In the wake of the controversy over the safety car restart at the Abu Dhabi Grand Prix that has left Hamilton disillusioned with the sport, he and his team boss Toto Wolff elected to miss the FIA end-of-season gathering in Paris on Thursday night.
Hamilton's absence, as runner-up in the drivers' championship, appears to be a breach of F1's Sporting Regulations.
Article 6.6 of the rules states: "The drivers finishing first, second and third in the Championship must be present at the annual FIA Prize Giving ceremony."
One of Sulayem's first responsibilities since taking over will be to judge whether or not Hamilton's absence from the event goes against the regulations.
Speaking about the situation in his first official press conference at president, Sulayem said: "At the end of the day, rules are rules.
"So we are going to look into the side of where the technical rules are there to be employed and was he in breach? I have to look into it."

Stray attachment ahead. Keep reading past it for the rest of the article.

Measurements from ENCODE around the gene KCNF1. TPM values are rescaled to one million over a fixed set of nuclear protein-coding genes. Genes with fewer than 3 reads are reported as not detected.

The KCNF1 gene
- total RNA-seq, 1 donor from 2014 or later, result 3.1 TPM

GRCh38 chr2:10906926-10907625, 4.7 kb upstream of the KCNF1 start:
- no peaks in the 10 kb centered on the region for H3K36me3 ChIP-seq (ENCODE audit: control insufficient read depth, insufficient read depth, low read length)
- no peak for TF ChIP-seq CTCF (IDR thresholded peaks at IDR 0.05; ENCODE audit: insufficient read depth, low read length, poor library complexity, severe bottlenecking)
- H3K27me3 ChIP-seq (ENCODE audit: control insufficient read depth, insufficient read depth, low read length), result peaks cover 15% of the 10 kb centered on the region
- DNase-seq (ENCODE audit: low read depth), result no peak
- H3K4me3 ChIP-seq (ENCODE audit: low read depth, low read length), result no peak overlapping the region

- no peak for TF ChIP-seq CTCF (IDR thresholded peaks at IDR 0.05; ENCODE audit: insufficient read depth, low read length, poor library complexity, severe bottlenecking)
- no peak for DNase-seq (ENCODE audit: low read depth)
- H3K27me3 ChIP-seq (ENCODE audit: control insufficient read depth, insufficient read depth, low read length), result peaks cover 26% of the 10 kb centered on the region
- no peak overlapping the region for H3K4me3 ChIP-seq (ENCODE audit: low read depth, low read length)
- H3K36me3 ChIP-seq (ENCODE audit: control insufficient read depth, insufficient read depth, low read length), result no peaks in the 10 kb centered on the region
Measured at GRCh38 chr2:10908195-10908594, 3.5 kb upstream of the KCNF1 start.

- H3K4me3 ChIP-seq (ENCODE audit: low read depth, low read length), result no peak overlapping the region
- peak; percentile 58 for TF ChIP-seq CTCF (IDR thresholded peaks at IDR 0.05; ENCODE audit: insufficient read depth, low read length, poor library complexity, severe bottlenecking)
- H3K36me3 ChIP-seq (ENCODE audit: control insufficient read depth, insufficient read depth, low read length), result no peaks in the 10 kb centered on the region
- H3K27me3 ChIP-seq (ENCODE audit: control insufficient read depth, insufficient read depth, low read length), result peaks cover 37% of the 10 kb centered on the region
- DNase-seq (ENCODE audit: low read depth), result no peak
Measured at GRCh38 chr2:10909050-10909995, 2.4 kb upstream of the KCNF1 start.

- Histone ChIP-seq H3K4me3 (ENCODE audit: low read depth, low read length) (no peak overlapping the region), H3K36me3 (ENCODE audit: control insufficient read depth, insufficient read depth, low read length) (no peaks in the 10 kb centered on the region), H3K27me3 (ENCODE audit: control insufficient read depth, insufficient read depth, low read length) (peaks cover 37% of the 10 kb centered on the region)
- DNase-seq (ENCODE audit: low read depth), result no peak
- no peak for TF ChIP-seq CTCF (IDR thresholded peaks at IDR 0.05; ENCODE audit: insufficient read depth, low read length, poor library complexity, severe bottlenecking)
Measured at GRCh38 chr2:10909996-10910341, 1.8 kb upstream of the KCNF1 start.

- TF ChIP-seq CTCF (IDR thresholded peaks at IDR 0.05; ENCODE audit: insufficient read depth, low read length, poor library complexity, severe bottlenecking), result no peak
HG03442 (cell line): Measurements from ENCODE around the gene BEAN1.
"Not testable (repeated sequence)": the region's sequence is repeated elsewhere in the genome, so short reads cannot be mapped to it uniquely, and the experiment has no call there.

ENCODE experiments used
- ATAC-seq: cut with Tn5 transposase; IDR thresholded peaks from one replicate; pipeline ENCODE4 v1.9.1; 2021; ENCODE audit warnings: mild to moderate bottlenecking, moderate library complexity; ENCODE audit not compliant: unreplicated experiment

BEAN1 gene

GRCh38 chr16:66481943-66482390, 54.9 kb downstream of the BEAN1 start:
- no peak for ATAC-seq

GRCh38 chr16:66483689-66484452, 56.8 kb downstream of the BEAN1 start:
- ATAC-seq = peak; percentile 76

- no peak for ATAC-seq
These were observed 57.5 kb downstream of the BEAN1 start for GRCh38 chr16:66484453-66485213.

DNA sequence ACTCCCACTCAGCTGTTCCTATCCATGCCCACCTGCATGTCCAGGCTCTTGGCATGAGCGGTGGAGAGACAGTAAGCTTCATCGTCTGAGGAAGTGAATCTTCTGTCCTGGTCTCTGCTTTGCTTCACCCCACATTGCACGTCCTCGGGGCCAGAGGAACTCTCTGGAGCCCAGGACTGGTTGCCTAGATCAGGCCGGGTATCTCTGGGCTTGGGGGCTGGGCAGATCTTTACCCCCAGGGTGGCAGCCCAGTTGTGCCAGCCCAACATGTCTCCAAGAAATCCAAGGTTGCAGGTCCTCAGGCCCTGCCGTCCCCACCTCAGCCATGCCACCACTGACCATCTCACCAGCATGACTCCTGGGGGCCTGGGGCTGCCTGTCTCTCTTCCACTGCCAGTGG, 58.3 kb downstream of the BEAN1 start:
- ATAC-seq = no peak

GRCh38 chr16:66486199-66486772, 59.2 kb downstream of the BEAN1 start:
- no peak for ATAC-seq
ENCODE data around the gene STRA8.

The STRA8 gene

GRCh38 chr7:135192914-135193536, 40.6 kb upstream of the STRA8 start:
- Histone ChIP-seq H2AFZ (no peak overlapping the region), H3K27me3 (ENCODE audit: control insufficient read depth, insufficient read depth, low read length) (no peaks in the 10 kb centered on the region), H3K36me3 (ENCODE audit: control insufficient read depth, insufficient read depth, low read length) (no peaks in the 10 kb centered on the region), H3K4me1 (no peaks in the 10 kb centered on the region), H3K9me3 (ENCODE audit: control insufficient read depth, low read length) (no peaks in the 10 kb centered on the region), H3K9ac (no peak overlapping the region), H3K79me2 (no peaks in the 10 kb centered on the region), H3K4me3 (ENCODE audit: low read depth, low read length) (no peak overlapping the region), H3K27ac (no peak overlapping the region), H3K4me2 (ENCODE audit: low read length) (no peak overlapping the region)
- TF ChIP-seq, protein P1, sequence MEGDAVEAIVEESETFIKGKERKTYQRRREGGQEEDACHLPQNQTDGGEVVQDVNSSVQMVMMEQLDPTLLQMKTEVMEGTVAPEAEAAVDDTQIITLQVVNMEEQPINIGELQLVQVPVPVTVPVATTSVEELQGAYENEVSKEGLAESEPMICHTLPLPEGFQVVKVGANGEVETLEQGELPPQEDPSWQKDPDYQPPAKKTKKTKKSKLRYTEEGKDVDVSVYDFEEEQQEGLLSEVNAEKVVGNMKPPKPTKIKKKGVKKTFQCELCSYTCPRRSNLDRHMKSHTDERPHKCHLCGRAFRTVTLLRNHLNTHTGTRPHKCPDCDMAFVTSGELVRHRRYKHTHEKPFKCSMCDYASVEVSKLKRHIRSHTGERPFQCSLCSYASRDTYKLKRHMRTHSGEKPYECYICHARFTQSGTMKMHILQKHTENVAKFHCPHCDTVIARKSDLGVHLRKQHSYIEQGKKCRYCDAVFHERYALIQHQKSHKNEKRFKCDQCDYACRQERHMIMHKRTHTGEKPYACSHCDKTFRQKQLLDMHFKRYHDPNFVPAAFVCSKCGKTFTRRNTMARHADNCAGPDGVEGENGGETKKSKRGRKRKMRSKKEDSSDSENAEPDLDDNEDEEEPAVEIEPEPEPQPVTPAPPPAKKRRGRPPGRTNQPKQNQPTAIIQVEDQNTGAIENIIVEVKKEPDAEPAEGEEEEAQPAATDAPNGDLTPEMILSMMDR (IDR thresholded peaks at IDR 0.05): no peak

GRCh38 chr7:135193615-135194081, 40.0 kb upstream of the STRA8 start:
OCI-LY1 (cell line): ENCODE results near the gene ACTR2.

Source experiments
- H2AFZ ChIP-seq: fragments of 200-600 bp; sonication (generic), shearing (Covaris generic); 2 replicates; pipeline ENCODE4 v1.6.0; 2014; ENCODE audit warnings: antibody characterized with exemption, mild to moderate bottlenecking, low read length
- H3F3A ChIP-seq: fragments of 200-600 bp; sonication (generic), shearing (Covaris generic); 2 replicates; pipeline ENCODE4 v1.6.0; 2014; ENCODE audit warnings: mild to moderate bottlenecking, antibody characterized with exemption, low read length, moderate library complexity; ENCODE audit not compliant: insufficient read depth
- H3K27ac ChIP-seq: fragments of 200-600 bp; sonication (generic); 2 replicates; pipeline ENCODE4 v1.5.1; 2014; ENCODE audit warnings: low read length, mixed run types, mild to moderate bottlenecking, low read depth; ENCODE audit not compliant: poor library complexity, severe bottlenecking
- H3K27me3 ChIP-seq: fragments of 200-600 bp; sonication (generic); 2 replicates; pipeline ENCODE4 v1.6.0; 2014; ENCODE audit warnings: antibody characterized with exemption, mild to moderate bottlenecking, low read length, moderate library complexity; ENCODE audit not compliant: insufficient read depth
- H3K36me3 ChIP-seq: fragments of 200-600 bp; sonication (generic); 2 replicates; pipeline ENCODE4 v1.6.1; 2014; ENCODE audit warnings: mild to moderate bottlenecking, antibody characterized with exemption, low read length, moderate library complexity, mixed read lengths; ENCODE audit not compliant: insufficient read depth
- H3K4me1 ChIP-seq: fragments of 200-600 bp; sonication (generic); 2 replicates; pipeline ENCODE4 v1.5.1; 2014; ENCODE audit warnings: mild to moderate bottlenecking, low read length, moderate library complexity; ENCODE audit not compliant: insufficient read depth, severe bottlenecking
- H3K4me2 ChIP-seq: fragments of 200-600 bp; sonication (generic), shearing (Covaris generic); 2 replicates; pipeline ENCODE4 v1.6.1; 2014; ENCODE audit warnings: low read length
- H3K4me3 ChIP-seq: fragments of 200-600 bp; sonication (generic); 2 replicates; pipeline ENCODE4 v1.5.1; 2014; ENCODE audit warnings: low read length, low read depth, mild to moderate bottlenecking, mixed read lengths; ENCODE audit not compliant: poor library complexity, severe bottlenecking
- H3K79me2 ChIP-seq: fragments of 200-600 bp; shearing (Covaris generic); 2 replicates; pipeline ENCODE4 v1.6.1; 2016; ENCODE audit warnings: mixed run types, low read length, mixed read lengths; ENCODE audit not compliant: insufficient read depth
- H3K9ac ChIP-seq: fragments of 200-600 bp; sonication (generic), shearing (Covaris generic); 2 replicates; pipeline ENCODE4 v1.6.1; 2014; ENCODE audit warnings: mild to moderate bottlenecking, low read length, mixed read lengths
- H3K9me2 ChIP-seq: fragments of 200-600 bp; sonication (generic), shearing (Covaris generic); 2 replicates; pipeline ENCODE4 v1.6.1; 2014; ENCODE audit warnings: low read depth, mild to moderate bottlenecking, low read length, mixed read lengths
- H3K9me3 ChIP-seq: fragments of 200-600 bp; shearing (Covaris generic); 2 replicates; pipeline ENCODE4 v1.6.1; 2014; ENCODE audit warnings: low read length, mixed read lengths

He added: "Of course, we'll have to be also be following our rules. But in the meanwhile, it doesn't stop us from making a champion feel good about the sport, you know.
"It's easy to be nice to people. And it is cheap to be nice. And it's also to motivate people. But definitely, if there is any breach, there is no forgiveness in this."
Sulayem said that critical for the FIA to understand was whether or not Hamilton did break the regulations, as he admitted that the world champion was 'broken' by the events of the weekend.
Asked to clarify if he could really rule out any "forgiveness", Sulayem said: "Forgiveness is always there, but rules are rules. We look at the rules.
"And I always say: rules are not made. A human made them...and they can be improved and changed by humans. So the rules are there to be improved.
"I know that Lewis is really sad about what happened and one word I would say is he's broken. But we have to look if there was any breach.
"I cannot [say for now]. It's just a few hours now I've been a president, and I've just started giving answers without going back to the facts."
If Hamilton is found guilty, then he could face a financial penalty for his absence rather than any sporting sanction.